Since its beginning in 1964, Prince William Hospital has been a vital part of the Manassas, Va. community. Prince William Hospital is a 170-bed non-profit hospital with more than 200 medical staff members, including primary care and specialty physicians.
Prince William Hospital continues to meet the demands of an ever-growing community by offering the latest in medical care, wellness education and community involvement.
The hospital is dedicated to providing a true culture of caring for its patients, focusing on their needs and desires. Equally important, is the hospital's commitment to protecting the confidential medical data associated with their patients.
That's why since 1997, they have relied on Computrace, a PC tracking and loss control solution from Absolute Software. Computrace provides an integrated PC-tracking and recovery service that protects its customers from the complications, liabilities and potential dangers involved in locating and recovering lost and stolen computers.
Prince William Hospital and PC Security NeedsWhen Glenn Thomason, a network analyst, first started working at Prince William Hospital four years ago, there were relatively few laptops in use. But by the end of 1997, when the number of laptops had nearly doubled, he knew it was time to start thinking about how to best protect and manage the computing assets.
"Our laptops were on the books for financial reasons, but they weren't being tracked for security purposes," Thomason said. "With a lot of entry points into the hospital, there are always people coming and going. That, combined with the increased number of notebook users, led me to have a serious discussion with our security director."
Without knowing it at the time, there was an equally compelling reason to start a discussion on PC -tracking and loss control: The HIPAA Health Insurance and Portability and Accountability mandate that hospitals enforce total patient confidentiality.
Any company that engages in the electronic transmission and maintenance of health-related data needs to consider how to protect its data through a strict security plan. HIPAA calls for severe civil and criminal penalties for non-compliance.
Concerned about protecting the company's computing assets as well as the confidential patient information stored on those assets, Thomason and the hospital's security director decided to evaluate Computrace from Absolute Software. Thomason had first been introduced to Computrace at a trade show the previous year.
For the first demo, Computrace was installed onto a laptop that belonged to an employee who would be traveling for a week. The "tracking agent," the heart of Computrace, was scheduled to call into Absolute's monitoring center every day for a week and transmit PC location and other auto-discovered data points. Thomason said, "Without fail, it made every call it was scheduled for and tracked the precise location of the PC for seven days. It did exactly what it was supposed to do."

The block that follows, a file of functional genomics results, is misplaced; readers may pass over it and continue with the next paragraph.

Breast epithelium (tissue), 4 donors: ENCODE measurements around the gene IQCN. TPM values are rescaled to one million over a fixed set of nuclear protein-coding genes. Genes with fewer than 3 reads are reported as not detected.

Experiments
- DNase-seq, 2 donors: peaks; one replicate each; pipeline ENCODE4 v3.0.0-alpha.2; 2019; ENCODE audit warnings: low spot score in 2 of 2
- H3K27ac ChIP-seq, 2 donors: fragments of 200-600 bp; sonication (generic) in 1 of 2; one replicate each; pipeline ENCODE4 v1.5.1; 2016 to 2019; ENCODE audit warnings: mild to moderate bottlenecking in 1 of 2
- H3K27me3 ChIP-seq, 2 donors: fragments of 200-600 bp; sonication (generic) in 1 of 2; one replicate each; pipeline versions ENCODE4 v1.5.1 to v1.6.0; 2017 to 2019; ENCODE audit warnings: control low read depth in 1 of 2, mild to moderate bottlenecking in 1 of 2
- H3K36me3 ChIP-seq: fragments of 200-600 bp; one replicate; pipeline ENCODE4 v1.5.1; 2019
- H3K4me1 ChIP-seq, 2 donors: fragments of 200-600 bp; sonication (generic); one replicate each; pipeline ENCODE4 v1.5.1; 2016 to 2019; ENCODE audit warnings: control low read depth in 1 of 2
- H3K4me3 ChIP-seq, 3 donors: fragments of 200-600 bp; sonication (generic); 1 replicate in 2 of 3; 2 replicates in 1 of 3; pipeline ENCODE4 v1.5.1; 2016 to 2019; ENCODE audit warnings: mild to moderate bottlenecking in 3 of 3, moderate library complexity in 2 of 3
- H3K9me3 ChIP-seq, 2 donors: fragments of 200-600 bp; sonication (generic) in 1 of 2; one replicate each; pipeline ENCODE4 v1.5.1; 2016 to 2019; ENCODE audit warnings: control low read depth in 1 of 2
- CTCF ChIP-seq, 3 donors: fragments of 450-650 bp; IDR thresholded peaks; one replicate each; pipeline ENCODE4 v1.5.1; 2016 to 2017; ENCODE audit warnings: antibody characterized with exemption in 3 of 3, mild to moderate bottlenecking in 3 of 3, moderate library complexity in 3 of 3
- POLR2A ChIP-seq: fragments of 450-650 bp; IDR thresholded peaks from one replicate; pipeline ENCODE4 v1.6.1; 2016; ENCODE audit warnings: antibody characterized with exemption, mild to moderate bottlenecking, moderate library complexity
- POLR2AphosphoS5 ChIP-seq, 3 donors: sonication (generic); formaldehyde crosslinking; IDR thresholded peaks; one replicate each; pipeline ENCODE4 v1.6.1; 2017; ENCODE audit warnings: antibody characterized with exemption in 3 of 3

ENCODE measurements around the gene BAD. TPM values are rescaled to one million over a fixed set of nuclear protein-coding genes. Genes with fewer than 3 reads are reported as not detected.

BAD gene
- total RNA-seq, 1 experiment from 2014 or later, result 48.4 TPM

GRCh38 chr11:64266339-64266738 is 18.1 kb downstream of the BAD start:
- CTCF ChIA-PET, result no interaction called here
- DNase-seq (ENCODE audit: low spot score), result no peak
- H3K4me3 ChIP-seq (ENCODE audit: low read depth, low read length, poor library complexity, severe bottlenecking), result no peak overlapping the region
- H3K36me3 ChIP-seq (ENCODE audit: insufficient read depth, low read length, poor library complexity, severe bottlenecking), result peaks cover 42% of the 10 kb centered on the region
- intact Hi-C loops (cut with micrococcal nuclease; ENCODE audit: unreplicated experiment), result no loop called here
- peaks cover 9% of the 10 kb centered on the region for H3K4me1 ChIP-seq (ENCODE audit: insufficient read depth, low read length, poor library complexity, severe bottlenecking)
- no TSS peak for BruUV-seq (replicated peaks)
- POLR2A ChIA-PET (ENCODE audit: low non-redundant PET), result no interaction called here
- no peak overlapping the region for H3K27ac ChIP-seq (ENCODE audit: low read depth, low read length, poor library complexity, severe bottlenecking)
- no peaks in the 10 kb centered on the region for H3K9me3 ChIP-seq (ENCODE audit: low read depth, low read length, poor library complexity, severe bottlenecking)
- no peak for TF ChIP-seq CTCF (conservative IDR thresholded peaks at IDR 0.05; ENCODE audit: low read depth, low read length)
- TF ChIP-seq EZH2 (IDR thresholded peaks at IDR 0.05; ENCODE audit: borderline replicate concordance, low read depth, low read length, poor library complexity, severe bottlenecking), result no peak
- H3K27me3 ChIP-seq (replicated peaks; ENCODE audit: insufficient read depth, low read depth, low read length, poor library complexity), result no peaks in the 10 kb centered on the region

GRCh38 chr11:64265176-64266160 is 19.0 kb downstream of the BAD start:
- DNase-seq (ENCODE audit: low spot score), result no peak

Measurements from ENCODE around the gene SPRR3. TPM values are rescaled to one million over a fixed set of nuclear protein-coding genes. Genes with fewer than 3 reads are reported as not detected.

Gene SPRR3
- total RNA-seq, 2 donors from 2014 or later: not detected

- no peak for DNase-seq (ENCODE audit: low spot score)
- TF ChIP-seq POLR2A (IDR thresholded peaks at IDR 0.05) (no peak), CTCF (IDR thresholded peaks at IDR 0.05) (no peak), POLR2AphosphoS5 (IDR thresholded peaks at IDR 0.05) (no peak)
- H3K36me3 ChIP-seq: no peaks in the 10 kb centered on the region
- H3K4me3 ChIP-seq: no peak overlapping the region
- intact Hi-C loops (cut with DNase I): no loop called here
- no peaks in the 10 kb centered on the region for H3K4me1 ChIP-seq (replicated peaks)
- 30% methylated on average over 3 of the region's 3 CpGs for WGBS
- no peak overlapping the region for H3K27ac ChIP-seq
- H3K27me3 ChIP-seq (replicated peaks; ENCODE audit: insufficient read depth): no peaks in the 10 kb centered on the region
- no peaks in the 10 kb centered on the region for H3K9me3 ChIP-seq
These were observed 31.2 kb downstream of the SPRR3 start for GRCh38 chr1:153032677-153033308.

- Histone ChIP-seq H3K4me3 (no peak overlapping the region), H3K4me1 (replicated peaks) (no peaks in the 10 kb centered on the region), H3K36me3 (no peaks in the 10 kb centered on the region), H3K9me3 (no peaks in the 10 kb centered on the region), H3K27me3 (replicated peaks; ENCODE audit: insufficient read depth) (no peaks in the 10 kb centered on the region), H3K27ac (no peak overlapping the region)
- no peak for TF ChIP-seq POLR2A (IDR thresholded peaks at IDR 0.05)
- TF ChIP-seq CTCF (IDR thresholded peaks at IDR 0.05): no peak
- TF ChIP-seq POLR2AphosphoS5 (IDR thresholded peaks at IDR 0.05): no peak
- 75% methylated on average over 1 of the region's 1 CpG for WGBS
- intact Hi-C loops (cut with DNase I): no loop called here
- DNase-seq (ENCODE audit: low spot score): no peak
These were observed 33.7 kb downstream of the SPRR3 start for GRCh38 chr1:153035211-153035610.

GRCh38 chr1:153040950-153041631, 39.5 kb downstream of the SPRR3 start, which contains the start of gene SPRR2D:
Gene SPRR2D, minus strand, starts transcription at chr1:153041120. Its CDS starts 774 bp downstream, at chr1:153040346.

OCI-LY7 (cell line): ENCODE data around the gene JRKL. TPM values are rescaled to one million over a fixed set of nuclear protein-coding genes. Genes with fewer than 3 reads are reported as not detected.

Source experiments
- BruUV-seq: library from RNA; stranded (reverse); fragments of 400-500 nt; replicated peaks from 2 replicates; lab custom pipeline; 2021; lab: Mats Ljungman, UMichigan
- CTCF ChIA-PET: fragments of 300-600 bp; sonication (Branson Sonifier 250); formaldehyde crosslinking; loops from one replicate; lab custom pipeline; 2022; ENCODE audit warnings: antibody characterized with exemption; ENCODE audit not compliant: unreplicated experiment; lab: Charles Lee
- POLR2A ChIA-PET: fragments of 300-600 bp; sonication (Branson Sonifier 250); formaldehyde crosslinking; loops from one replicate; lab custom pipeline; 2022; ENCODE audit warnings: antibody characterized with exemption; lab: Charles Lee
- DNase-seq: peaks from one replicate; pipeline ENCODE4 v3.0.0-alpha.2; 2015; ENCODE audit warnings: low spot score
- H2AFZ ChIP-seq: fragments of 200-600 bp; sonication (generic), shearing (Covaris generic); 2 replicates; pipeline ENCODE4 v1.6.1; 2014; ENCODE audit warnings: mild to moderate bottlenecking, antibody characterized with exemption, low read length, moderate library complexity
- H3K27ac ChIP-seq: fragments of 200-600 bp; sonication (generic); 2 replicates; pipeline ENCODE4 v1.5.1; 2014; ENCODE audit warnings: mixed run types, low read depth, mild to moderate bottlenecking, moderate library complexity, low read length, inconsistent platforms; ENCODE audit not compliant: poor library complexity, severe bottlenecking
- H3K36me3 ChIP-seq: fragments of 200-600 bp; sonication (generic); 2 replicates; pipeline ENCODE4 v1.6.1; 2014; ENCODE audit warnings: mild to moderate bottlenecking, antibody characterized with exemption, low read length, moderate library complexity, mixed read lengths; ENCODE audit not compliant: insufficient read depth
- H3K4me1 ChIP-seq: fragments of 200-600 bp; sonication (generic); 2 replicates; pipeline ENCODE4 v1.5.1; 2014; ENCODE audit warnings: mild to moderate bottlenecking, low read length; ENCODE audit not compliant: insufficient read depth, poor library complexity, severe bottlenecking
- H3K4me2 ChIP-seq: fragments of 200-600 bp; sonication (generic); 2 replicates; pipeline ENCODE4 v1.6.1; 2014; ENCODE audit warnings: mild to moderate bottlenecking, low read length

While reliability was certainly a factor in the hospital's decision to finally purchase Computrace, another factor was the tracking agent's invisibility. "We chose Computrace mainly because it is so stealthy-it is hidden on the hard drive and cannot be detected by the average or even savvy user," Thomason said.
When the first two stolen computers started calling into the monitoring center back in 1998, Absolute's team of experienced recovery officers worked with law enforcement officials to locate and help retrieve the computers and apprehend the suspect. Thomason said, "Working with Absolute, we've always received great service. They have been consistently attentive and courteous over the years. That's one of the reasons I've highly recommended this service to so many other companies."
An Integral Component of an Overall PC Security StrategyAt present, approximately 75 laptop computers are equipped with Computrace. The majority are being used by department directors, who often bring their work home with them and case managers (RNs or social workers who manage patient cases), who take their laptops into the nurse units when they see their patients.
While the hospital is most concerned about the exposure of confidential and proprietary information when they lose a PC, Thomason maintains they are taking all the necessary precautions to protect their patients' confidential medical data: "There isn't any patient information on the hard drive - patient information has to be on a network device, protected and backed up ."
Prince William also provisions locks for further protection. Thomason says that the laptops used for bedside registration in the ER, which have a wireless connection to the network, are chained to carts.
He adds: "We plan to tighten hospital security even further; we've disabled CD-ROMS and floppy drives, and soon we're going to Windows 2000, so a user won't even be able to access local files without first authenticating to the network."
Right now, though, Thomason says Computrace gives him some peace of mind.
"We intend to maintain our security here, but the last thing we want to do is make this hospital seem like Fort Knox. That's why we like Computrace so much, because it's a digital security cable that is always on and always working."